If you haven’t already, check out Bill Menke’s guide to blazing.

North Country National Scenic Trail Day – coming soon!

September 27, 2014 will be our first annual North Country National Scenic Trail (NCNST) Day!  The objective is to raise the profile and awareness of the NCNST as a trail of national significance and a valuable recreational resource to local communities. We also hope the event will support membership recruitment and renewal, local partnerships and your marketing efforts of the local trail as part of the National Scenic Trail system. We hope to have events across the trail all on the same day, all celebrating the NCNST! You will find the guide to planning and hosting an NCNST Day event and many event ideas in our online Volunteer Resources Center.

NCT legislative update: Arrowhead, Vermont and Unit Status

HR. 4736 and S. 2595, the North Country National Scenic Trail Route Adjustment Act of 2014, are of great concern to the NCTA. If enacted this legislation would officially add the Arrowhead Trails of NE MN (Superior, Border Route and Kekekabic Hiking Trails) to the NCNST, as well as extend the eastern terminus into Vermont. For more see here: http://northcountrytrail.org/get-involved/advocacy/. HR. 4736 was introduced by Rep. Nolan (MN-08) with the bipartisan support of 9 other House members. S. 2595 was introduced by Senator Klobuchar (MN), supported by 7 other Senators.

Currently in their respective committees, both bills await being scheduled for a hearing, which we’re told may occur after the August recess. We are working on

(1) Gathering the endorsements and support of partner organizations

(2) Urging the committee chairs to schedule the bills for a hearing

(3) Getting additional support from Members of Congress not already signed on.

We’re being told not to get our hopes up–Nothing’s changed in a Congress that seems determined to prevent as much legislation from being passed as it can. But we’ll keep trying.

S. 2293, the National Scenic Trails Parity Act of 2014, remedies an inequity in how the National Park Service administers its 6 National Scenic Trails. The Appalachian, Potomac Heritage and Natchez Trace hold “unit status,” and the North Country, Ice Age and New England do not. Among other things this inequity results in fewer opportunities, less funding and less recognition. Sponsored by Senator Baldwin and 3 others, S. 2293 did receive a hearing on July 23. NCTA is submitting formal testimony in support.

How can you help? NCTA’s Advocacy committee is actively seeking members across all of our states. We are still seeking state chairs for Pennsylvania, New York and Ohio as well as representatives for each Congressional District. See the attached position description and contact us if you are interested.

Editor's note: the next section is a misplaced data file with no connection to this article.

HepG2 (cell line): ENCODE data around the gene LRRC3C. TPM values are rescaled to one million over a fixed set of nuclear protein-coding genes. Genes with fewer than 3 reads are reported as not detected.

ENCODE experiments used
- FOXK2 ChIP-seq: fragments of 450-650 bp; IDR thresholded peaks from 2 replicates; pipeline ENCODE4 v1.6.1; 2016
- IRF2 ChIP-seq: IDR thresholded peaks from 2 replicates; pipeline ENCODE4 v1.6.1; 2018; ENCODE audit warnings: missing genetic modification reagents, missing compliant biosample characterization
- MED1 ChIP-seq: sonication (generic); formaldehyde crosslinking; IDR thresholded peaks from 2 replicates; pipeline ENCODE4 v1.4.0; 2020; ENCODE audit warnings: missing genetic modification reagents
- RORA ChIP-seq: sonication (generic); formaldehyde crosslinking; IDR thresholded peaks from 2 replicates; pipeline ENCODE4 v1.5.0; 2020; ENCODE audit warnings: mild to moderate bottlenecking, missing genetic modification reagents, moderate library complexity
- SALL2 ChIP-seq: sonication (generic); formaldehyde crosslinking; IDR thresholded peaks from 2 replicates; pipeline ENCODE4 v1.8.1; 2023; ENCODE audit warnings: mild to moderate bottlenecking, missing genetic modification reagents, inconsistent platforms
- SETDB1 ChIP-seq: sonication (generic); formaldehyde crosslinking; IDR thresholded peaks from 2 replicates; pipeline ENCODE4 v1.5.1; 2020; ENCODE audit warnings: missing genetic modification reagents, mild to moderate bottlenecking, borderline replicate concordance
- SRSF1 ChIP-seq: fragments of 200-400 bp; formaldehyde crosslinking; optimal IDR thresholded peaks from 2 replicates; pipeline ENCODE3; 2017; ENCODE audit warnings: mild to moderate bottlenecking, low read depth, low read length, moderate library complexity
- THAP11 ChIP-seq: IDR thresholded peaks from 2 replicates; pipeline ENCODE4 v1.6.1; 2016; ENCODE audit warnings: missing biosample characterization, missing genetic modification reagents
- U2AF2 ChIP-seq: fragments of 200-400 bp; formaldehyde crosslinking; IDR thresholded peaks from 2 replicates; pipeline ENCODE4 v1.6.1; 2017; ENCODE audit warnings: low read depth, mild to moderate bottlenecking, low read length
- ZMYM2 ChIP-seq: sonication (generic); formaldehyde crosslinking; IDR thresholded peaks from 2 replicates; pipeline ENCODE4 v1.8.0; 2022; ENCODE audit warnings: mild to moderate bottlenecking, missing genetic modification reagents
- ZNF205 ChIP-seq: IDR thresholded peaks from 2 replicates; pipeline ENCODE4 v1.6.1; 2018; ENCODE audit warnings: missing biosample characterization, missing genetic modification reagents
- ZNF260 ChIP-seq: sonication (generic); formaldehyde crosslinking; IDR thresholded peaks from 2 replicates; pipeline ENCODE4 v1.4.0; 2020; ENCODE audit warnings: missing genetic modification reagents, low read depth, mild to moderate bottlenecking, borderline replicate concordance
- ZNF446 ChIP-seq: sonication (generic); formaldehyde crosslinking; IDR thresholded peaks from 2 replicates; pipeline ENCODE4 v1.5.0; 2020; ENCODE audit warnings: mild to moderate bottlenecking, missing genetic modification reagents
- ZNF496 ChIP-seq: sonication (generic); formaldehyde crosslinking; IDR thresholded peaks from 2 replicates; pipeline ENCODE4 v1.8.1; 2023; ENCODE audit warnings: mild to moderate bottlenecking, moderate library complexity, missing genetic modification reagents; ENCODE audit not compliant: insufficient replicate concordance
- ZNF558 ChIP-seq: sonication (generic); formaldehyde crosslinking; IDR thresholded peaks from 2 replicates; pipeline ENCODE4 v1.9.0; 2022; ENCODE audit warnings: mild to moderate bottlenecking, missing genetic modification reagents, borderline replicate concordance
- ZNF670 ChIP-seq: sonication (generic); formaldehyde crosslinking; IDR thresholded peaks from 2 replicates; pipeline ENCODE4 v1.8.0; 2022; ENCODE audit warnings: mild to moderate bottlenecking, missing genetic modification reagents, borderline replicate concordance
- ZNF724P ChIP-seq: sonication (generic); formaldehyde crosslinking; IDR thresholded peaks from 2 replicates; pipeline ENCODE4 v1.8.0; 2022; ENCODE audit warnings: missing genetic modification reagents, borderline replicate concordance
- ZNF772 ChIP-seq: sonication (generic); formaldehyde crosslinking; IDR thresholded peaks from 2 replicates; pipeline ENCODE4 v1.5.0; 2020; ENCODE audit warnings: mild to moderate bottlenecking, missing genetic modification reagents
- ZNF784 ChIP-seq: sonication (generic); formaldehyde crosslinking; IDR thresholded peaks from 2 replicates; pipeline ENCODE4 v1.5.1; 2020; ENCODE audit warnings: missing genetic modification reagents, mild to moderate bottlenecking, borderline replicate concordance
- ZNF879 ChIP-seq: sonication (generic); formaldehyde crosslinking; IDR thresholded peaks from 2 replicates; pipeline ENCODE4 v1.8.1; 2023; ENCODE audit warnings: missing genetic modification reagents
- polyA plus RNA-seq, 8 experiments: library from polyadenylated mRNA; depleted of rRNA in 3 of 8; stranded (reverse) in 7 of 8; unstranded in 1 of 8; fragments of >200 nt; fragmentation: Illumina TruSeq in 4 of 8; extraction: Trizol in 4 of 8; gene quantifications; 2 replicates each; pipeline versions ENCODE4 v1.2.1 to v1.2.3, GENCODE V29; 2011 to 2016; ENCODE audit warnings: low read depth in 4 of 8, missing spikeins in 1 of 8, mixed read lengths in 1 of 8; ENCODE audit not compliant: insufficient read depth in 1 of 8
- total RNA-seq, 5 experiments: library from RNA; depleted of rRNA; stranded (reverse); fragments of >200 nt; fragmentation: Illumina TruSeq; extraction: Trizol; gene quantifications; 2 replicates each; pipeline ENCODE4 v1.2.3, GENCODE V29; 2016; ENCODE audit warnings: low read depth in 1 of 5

Membership retention and recruitment (R & R) strategies:

The North Country Trail Hikers from the Upper Peninsula of Michigan holds drawings for free memberships at local events. Participants fill out a slip of paper with blanks for name, address, phone number, and e-mail address. They draw five names to win introductory memberships for which the chapter paid the $23 each. After it’s over, they also add all of the emails they collected to their chapter e-mail list. These people now receive the e-newsletter and messages about chapter events in hopes that they will join. This is a great way to get new people engaged.

Please remember to follow up on past due members. Gentle reminders and encouragement to rejoin our NCTA family goes a long way.  If you are not receiving monthly past due report or new member information contact Tarin, thasper@northcountrytrail.org.  For more ideas and reference material check our Volunteer Resources Center on the NCTA website.

Thru Hiker Oversight?

by Bruce Matthews on July 7, 2014

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The recent increase in making end-to-end thru hikes of the North Country National Scenic Trail, including accomplishing it in one season, has led to a number of questions having to do with NCTA’s oversight of such hikes and claims for their accomplishment. While NCTA welcomes and encourages such attempts, the Association neither assumes nor desires any role in their oversight or claims related to them. The NCTA’s Long Distance Hiker Committee maintains a record of hikers accomplishing E2E’s or one season thru-hikes as well as significant section hiking accomplishments, but this is the extent of NCTA’s role. Thru-hikers, E2E’s and state section hikers may apply to the NCTA’s committee for a patch with state rocker bars to indicate their achievements.
Attempts to hike end-to-end on any long trail are challenging. Trail conditions are sometimes impossible to assess from a distance and hikers may encounter barriers which make the trail impassible or temporarily unsafe to attempt. Long distance hikers seeking to “bag” sections of the NCNST or the entire trail may take their own initiative in making a temporary re-route in such instances, without the fear of some long-armed oversight group attempting to manage what can best and more safely be done on the ground, in the moment. While the Long Distance Hiking Policy of the North Country Trail Association states that hikers are expected to make every effort to follow off-road trail where it exists, there is not, nor can there be, any policing of hikers or hiking claims. In fact, policing of hikers is not something we would deem desirable even if it could be accomplished. We rely on the honor system, as do all the long trails that recognize long-distance hikes. It is expected that each particular hiker will conscientiously attempt to use the official, designated off-road routes.